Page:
Not all written interpretation needs to be printed on panels and labels.
In 1901, the girls who grew up at Lyme Hall, Cheshire, were educated at home by a governess – Fräuline Angeline – while their older brothers attended Eton. They complained that when the boys were home from school they ate with the adults in the dining room, while the sisters had to eat in the schoolroom with their teacher.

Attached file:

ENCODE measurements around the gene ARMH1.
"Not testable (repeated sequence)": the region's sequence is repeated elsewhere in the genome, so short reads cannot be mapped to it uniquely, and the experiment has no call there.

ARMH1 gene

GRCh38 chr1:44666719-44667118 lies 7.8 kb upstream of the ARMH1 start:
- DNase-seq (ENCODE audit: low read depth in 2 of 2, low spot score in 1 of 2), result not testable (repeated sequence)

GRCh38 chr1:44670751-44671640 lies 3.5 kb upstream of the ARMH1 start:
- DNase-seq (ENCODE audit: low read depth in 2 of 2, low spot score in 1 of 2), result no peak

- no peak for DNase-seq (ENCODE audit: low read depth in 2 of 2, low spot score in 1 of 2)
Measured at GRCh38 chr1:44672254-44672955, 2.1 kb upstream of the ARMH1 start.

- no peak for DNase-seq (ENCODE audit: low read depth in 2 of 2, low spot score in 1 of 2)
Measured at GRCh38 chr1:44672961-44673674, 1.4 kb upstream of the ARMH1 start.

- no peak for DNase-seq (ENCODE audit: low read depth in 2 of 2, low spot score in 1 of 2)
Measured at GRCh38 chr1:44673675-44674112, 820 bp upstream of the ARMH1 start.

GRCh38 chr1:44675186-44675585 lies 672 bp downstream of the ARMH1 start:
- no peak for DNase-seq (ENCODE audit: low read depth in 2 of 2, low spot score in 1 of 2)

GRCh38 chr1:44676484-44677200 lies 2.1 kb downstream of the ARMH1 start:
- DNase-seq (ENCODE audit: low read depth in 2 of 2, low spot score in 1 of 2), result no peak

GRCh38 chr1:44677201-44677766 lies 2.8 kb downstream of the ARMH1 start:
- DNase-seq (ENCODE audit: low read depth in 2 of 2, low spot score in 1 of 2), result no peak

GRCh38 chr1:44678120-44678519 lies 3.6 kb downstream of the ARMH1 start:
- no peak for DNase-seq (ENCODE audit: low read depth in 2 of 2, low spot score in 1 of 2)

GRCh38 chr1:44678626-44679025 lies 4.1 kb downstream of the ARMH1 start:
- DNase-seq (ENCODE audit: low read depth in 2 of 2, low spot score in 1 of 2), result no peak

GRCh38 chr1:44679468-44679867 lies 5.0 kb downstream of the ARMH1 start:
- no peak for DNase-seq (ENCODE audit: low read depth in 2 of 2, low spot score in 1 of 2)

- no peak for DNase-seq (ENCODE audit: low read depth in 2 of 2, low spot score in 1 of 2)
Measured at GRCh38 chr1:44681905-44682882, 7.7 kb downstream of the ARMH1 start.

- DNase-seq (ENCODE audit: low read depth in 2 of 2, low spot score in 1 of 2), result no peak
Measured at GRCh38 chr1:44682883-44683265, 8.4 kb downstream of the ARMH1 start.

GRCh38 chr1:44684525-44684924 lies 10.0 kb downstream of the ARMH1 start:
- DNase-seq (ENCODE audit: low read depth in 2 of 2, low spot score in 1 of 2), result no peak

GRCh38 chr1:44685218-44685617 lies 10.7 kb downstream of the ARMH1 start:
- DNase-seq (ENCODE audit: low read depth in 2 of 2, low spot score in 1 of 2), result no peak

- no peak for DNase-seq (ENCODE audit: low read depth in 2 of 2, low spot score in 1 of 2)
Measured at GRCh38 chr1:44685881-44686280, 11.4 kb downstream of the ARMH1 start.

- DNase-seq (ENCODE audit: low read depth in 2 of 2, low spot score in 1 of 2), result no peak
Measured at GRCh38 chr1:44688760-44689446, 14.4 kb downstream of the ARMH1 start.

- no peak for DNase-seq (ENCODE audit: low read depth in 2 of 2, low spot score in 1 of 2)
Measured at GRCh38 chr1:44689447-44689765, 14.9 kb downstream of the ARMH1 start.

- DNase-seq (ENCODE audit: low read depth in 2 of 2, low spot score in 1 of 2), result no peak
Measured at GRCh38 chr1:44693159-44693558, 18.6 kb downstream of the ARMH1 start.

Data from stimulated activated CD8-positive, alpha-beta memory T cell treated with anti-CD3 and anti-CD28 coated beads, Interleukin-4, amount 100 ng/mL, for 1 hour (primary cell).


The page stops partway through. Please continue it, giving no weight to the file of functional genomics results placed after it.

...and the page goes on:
There are many potential ways of interpreting this story to visitors to Lyme, but I rather liked this take on it, printed succinctly onto the tea tray and sewn into textiles, making it all the more personal. I’m talking about short form interpretation at the Museum Next conference in London this week, along with the great interpreters from ATS Heritage, and will be using this as an example of concise storytelling.